BELIZE CITY, Wed. July 21, 2021– Born to Belizean parents in Germany, and raised for most of his life in the U.S., two-time Olympian Jayson Jones is nearing the end of a week-long holiday in Belize, something he has never before had the luxury to do during his busy education, training and later work schedule in Miami, Florida where he presently resides. In 1971, his Belizean born parents, Lionel and Shereda Jones nee Barrow had left the USA for Germany, where enlisted U.S. Army sergeant Lionel was deployed for some years, and that is where Jayson was born in 1977. Lionel’s army career saw his family moving with him to different countries in Europe and the far East before returning to the U.S.; and now that he is retired, he and his wife have taken up residence in the Lake Garden area of Ladyville, where their last child and only son Jayson has joined them for the past week.
I got to meet Jayson on his visit to Belize City this afternoon through the efforts of another former Belizean Olympian, Ian Gray, and we three engaged in a refreshing discussion at the Hour Bar about the situation of athletics and sports in general in Belize. A very humble and sincere brother, Jayson has over the years of his athletic career also represented Belize at the Pan-American Games, the Commonwealth Games, the World Championships, and the Central American Games, at which he medaled on three separate occasions on the 4x400m relay team. Jayson recalled that as the sole Belizean athlete at the 2000 Olympic Games he was also at the time depressed due to the passing that year of his older sister, Pamela Jones. He has one other surviving older sister, Jacque Pitts nee Jones, he being the baby of the family.
We asked Jayson, still with a trim, though solid physique at 43, if he has been able to “feel the love” of the Belizean sporting fans, considering that we have never seen him perform at a local meet, of which there have not been many. Except when he briefly visited for the funeral of his grandfather, retired Acting Commissioner of Police Eric Jones back around 1990, and then for a family reunion in 2018 to celebrate his mom’s 65th birthday, he said he has rarely spent time in Belize before, usually travelling from the U.S. to meet the rest of the Belize contingent at the regional Games or the Olympics; and the brief occasions passing through Belize have been spent focused on the upcoming events, so he never got to really see Belize. With his parents now residing in Ladyville, he is just beginning with this week long stay to get a feel of the country his parents call home, despite the current limitations due to Covid-19.
Belizean by blood, born in Germany, and raised in the U.S., Jayson has three citizenships, but it is Belize, the Jewel, that he has had the pleasure of representing in his athletic career. Now he would like to give back, to find a way to help uplift the under achieving sport. He said that, because our standards are so woefully low, perhaps due to meets being so infrequent, our young athletes have not been able to attain the minimum performance levels in their respective events that would make them eligible for the many scholarship offers available in the U.S. for foreign student athletes. With his competitive athletic career now behind him, he is an accountant and financial adviser, Jayson says his heart is still in athletics, and, while he has no desire to impose on or displace anyone, he would like to find a way to make some meaningful contribution to what he sees as the plight of athletics in Belize.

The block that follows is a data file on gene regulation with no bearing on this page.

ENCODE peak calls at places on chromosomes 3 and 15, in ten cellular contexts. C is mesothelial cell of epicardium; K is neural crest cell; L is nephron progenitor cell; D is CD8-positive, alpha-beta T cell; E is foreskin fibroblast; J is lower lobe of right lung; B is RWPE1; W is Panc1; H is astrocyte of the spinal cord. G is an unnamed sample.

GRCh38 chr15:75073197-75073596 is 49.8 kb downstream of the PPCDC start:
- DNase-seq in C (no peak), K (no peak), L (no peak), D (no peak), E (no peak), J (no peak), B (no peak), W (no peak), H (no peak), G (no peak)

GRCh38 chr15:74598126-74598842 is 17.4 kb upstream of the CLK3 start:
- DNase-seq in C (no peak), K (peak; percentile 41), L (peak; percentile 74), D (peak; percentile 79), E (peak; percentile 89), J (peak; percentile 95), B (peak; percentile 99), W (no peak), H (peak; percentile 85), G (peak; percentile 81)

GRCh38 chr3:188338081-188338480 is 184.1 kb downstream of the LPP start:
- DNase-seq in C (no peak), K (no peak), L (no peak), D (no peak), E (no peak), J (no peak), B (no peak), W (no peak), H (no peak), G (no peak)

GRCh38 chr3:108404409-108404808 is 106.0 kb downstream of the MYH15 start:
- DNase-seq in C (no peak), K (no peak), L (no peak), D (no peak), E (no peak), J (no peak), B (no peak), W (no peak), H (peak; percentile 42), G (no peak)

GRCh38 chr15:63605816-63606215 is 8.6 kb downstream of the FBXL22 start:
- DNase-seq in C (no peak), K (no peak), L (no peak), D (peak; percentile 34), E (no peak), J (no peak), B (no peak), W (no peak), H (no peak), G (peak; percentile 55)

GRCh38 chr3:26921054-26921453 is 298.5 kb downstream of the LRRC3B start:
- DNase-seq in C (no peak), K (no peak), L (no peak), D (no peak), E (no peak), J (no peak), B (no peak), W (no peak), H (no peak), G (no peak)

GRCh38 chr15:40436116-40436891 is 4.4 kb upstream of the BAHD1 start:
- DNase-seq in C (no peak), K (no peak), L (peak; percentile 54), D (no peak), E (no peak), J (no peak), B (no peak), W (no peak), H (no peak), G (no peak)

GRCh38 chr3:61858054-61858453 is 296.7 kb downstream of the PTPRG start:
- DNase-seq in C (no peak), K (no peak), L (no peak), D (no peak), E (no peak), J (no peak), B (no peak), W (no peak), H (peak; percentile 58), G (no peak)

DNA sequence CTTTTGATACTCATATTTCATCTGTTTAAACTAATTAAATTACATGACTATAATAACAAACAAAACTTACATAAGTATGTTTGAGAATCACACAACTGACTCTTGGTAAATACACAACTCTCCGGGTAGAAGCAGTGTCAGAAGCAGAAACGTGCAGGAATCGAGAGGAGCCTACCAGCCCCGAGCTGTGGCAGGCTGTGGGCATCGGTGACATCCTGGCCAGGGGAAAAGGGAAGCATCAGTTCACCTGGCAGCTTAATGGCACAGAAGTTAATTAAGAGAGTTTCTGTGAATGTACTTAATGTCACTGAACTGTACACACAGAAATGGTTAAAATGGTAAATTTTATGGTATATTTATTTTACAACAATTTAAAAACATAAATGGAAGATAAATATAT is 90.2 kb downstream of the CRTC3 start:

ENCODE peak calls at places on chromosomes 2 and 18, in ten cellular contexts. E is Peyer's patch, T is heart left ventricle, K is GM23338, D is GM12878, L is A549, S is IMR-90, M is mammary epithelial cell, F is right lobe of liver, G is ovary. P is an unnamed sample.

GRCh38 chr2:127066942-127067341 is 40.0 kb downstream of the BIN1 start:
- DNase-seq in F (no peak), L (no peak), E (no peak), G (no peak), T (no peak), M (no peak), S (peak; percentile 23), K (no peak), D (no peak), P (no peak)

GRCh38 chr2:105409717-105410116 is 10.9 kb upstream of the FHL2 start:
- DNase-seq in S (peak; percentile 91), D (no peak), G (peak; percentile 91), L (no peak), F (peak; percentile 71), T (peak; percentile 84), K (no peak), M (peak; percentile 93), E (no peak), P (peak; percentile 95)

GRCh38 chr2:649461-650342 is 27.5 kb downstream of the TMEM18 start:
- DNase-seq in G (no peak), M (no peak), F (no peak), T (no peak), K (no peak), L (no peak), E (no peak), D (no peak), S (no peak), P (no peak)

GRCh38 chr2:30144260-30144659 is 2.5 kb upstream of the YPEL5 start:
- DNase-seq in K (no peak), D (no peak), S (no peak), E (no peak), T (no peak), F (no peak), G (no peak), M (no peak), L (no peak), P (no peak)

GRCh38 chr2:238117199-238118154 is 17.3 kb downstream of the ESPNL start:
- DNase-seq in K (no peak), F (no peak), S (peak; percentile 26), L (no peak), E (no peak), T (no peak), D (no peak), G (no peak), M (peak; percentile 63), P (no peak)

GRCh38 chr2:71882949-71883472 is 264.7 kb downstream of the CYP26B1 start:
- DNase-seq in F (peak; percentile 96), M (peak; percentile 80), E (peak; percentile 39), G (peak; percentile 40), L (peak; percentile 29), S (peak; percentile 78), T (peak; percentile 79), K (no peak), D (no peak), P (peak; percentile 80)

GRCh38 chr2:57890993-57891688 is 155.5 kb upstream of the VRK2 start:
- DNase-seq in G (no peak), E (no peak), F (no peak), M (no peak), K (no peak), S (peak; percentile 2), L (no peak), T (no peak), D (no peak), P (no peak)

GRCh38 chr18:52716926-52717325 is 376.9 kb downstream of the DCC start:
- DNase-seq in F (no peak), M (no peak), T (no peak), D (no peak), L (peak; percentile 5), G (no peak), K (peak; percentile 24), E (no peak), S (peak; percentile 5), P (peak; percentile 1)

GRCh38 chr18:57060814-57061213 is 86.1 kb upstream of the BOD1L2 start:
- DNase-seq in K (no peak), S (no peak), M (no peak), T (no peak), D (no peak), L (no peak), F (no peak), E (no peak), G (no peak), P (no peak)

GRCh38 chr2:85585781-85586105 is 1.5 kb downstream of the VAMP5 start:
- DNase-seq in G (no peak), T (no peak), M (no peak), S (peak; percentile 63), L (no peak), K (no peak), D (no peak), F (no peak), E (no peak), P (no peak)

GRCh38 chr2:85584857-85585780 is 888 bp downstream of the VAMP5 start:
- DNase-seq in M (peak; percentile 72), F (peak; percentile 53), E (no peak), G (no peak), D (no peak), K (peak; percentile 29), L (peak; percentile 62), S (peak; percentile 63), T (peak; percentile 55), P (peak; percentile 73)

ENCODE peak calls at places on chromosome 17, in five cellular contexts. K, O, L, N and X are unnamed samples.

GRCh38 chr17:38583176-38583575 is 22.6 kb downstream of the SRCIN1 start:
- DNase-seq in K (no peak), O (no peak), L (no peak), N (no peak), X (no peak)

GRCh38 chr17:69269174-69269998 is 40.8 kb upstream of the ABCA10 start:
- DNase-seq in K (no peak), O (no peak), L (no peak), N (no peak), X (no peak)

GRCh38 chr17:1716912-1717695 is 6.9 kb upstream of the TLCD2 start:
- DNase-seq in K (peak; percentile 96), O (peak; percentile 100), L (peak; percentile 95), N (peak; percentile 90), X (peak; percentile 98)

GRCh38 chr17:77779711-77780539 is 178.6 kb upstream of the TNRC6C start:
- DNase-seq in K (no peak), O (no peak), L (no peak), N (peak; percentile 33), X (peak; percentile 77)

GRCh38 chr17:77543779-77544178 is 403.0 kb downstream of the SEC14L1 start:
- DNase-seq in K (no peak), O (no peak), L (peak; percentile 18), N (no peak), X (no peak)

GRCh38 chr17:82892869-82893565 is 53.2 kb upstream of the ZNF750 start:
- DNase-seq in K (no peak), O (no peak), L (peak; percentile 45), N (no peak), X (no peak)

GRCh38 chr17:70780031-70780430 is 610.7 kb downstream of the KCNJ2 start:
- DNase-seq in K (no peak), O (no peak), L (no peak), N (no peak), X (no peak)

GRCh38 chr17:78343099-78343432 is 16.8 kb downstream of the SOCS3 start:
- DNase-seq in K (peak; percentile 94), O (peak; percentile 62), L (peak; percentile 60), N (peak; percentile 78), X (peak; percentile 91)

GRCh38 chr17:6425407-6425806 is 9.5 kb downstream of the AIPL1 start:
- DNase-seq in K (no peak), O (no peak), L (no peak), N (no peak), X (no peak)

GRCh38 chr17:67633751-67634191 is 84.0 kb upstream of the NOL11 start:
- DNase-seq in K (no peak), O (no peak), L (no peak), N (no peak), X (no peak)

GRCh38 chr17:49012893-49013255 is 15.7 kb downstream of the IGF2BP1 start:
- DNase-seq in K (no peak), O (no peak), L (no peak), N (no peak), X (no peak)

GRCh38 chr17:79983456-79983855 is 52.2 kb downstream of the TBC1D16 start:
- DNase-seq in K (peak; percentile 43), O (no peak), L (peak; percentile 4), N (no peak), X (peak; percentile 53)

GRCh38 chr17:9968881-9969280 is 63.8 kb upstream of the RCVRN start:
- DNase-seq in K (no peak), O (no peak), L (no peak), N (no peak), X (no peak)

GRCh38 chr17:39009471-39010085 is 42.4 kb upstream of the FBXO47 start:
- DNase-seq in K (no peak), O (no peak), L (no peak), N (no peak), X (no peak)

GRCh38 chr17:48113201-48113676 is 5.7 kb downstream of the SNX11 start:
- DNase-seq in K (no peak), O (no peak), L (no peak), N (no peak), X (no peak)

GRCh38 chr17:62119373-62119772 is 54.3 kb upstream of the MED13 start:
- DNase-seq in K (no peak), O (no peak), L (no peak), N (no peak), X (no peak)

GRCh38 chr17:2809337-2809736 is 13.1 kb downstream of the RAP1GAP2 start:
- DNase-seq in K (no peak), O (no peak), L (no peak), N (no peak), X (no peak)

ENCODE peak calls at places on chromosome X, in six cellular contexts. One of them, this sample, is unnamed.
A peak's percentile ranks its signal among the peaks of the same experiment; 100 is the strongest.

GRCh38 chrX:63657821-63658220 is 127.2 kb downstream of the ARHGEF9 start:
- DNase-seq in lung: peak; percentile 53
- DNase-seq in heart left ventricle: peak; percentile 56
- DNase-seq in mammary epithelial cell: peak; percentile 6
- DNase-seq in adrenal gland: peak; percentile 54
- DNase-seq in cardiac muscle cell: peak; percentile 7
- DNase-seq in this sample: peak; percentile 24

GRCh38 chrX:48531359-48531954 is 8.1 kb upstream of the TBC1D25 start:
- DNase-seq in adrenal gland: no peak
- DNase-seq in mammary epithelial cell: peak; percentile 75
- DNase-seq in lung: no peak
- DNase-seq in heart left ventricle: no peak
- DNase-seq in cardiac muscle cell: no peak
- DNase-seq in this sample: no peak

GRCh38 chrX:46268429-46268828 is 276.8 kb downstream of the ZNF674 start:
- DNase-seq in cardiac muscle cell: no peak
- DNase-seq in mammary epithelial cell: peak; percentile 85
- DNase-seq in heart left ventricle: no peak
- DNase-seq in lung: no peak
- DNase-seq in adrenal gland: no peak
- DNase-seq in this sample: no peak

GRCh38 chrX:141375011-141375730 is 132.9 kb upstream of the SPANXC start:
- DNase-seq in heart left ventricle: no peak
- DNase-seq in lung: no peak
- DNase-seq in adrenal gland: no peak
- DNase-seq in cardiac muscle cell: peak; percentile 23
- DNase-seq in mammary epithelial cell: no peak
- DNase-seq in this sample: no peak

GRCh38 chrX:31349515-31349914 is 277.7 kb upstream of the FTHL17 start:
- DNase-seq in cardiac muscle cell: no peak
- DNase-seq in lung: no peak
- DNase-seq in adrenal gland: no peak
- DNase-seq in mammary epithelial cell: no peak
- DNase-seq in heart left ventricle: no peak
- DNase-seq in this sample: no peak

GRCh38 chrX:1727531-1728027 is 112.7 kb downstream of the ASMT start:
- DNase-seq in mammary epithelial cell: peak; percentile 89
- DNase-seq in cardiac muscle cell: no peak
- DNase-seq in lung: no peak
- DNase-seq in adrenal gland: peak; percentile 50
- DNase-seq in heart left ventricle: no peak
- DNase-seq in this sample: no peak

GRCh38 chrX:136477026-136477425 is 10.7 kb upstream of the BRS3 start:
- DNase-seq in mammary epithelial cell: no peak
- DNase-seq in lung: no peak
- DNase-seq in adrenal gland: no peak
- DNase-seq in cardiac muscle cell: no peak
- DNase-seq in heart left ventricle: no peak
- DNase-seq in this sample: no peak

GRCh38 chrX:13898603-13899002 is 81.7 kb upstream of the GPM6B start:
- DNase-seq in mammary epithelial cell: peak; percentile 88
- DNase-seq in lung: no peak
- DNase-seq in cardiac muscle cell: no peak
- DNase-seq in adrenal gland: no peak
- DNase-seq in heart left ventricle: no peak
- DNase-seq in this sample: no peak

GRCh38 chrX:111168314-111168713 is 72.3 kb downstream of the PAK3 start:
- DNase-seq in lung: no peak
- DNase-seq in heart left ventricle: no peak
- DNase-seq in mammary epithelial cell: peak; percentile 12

Considering he has been a part of so many Belizean athletic delegations over the years, we asked Jayson, now that he is no longer competing, if he has been approached by anyone from the local athletic governing body for advice or input? Nada.
With the ever enthusiastic and insightful Ian Gray driving the conversation, some meaningful ideas and suggestions were explored over lunch, courtesy of Jayson; and I think the brother really means well for Belize; if we can only find a way, like with many other successful Belizeans in the diaspora, to design an adequate platform or vehicle for them to effectively contribute their talents and resources toward the real development opportunities that our youths in Belize so sorely need.
“You can go, but yo must come back!” At the sports desk, we have an optimistic feeling that Belize will be hearing more from the likes of Jayson Jones in the not too distant future, and it will help the Sleeping Giant of Belizean talent to begin meaningful development towards a position that commands respect in the region and indeed the world.
Bon voyage, and stay safe, brother Jayson Jones!
(P.S. According to Wikipedia, Jayson Jones is currently the Belize national record holder in three events: the 4x400m relay 3:16.80 along with Michael McKoy, Joel Wade and Elston Shaw at the C.A. Games in Honduras in 1997; the 100m sprint 10.41 at Clemont, USA in 2008; and the 200m sprint 21.14 at Clemont, USA in 2008.)